Why CDNs are your company's first and best line of cyber defense

How CDNs Are the Best Line of Cyber Defense - Verizon Digital Media Services

tinheadshotBy Tin Zaw, Director of Security Solutions

I first got involved with content delivery networks (CDNs) in the late 1990s, before they were even called "CDNs". After the company I worked with was acquired by Yahoo!, I worked briefly with another CDN startup, but then was out of the content delivery network world for about 10 years, working in cyber defense. Coming from that background, I was very excited to join Verizon Digital Media Services for two main reasons. First, I was simply excited to be involved in the CDN space again; and second, I would be using my cyber security and cyber defense expertise in the place it would be most impactful.

After three exciting years at VDMS, I'm more convinced than ever that CDNs are the best type of cyber defense. Here are five ways your CDN is synergizing with your cybersecurity.

CDNs are the first point of contact for most internet traffic.
Most web traffic today passes through a CDN. Because the caching server at the edge of the CDN is the first point of contact with the user, it can filter for malicious or unwanted traffic right there, which is exciting from a cybersecurity standpoint. Today most companies know that they can't do business on the internet without a CDN, but fewer appreciate how much working with one (or more) can improve their cyber defenses, too.

CDNs expand your cybersecurity perimeter.
Think of your company's core computing infrastructure as a castle. Just as a moat extends a castle's defensive perimeter, a CDN adds another layer of cyber defense around the core servers, pushing that defense closer to the source of cyber attacks. To use another analogy, it's similar to airlines checking passenger IDs in the airport entrance instead of waiting until they get on the plane. The earlier you can identify a potential threat, the easier it is to deflect.

CDNs keep the "fight" away from your core servers.
It has been said that wars are fought away from home to keep home away from the war. The same concept applies to your company's core infrastructure. Defending against cyber attacks takes a great deal of computing resources, not only to stop the attacks, but also to collect and analyze event logs to record the problem and attackers. Pushing those functions to the CDN takes the burden off of your core infrastructure, meaning your company doesn't have to deal with any collateral damage from the "fight".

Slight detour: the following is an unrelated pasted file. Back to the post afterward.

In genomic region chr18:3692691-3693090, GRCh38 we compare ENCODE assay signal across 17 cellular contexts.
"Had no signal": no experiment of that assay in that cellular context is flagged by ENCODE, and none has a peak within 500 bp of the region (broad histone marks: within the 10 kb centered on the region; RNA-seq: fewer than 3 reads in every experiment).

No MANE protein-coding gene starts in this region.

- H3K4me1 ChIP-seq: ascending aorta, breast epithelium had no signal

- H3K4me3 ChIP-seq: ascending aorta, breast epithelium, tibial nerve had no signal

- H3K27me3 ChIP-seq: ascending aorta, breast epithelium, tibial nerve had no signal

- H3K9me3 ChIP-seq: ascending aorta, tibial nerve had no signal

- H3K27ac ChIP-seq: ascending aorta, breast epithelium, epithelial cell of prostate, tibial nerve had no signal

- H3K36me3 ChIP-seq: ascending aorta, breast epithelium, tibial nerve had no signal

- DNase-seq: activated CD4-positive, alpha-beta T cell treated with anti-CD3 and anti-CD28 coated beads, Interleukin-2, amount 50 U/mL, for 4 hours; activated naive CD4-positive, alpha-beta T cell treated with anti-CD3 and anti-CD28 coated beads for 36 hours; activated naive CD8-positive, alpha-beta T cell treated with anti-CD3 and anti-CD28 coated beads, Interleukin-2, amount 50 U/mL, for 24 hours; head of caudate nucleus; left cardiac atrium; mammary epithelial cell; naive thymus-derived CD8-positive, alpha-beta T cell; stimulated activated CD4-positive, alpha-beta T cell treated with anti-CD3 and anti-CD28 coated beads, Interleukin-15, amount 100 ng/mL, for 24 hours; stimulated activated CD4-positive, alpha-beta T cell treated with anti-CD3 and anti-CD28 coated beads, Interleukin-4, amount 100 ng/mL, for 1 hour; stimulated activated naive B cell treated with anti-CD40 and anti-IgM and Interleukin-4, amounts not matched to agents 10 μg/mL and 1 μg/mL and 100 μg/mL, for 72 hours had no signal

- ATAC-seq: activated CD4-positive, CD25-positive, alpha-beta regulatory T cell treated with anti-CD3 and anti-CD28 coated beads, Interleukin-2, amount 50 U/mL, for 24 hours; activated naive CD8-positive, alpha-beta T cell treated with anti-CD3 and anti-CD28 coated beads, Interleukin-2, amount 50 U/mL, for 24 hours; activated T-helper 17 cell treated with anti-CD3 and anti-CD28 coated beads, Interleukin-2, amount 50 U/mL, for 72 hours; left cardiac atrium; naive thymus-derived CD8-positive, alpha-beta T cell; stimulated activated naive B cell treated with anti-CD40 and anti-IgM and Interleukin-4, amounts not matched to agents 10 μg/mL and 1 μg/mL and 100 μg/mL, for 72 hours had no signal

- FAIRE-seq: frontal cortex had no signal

CDNs can scale up quickly to meet new cyber threats.
A CDN expands your capacity as traffic increases, for both malicious and legitimate types of traffic. That scalability allows them to easily absorb DDoS attacks as well as the high CPU and memory usage necessary for cyber defense. The global scale of most major CDNs also improves cyber defense by expanding the load globally, close to the source. Attackers who use botnets are renting machines from all over the world to attack companies' core servers – it follows that those companies should also be renting global resources to counter that threat. In addition, a CDN is also agile enough to integrate different defense mechanisms in response to changing attacks, maintaining a secure posture as threats change.

CDNs are the best place to properly decrypt and inspect HTTPS traffic.
Today half of all internet traffic is encrypted, thanks to widespread adoption of HTTPS. That means it is no longer practical to inspect traffic at the network level before it reaches your origin server, as it was five years ago. Instead, a CDN, which operates at the application layer and has the proper keys and authorization to decrypt, is the best place to decrypt the HTTPS traffic (with your authorization as the website owner) and inspect the payload of the web traffic. By properly decrypting the traffic and making the inspection occur at the edge of the internet, your company can get visibility into that payload in an efficient and scalable way.

Over the course of my career, CDNs have evolved far beyond their original purpose as simple caching servers to offer comprehensive security and protection. They have taken on an array of advanced capabilities, including not just cyber defense, but load balancing and edge computing. It will be exciting to see what the next 20 years of CDN evolution will bring.

To learn more about cyber defense for your company, download our Cloud Security Solution overview.

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